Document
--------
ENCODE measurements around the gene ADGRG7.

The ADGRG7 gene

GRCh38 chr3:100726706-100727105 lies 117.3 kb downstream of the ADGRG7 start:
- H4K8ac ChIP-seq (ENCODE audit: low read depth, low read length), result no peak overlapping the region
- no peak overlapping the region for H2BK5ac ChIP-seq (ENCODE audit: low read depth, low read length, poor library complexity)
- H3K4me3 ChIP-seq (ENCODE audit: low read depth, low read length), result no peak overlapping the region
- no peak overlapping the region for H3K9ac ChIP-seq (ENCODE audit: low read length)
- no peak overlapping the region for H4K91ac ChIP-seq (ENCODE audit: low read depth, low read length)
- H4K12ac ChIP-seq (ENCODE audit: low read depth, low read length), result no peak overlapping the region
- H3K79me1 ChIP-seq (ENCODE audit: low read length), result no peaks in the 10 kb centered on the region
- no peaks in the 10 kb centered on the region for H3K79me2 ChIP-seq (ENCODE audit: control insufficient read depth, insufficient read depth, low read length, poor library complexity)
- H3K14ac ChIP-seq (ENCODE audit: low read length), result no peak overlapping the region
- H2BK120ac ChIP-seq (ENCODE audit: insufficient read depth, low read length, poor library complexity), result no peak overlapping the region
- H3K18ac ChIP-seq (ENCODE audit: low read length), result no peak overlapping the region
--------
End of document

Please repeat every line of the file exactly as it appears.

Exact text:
ENCODE measurements around the gene ADGRG7.

The ADGRG7 gene

GRCh38 chr3:100726706-100727105 lies 117.3 kb downstream of the ADGRG7 start:
- H4K8ac ChIP-seq (ENCODE audit: low read depth, low read length), result no peak overlapping the region
- no peak overlapping the region for H2BK5ac ChIP-seq (ENCODE audit: low read depth, low read length, poor library complexity)
- H3K4me3 ChIP-seq (ENCODE audit: low read depth, low read length), result no peak overlapping the region
- no peak overlapping the region for H3K9ac ChIP-seq (ENCODE audit: low read length)
- no peak overlapping the region for H4K91ac ChIP-seq (ENCODE audit: low read depth, low read length)
- H4K12ac ChIP-seq (ENCODE audit: low read depth, low read length), result no peak overlapping the region
- H3K79me1 ChIP-seq (ENCODE audit: low read length), result no peaks in the 10 kb centered on the region
- no peaks in the 10 kb centered on the region for H3K79me2 ChIP-seq (ENCODE audit: control insufficient read depth, insufficient read depth, low read length, poor library complexity)
- H3K14ac ChIP-seq (ENCODE audit: low read length), result no peak overlapping the region
- H2BK120ac ChIP-seq (ENCODE audit: insufficient read depth, low read length, poor library complexity), result no peak overlapping the region
- H3K18ac ChIP-seq (ENCODE audit: low read length), result no peak overlapping the region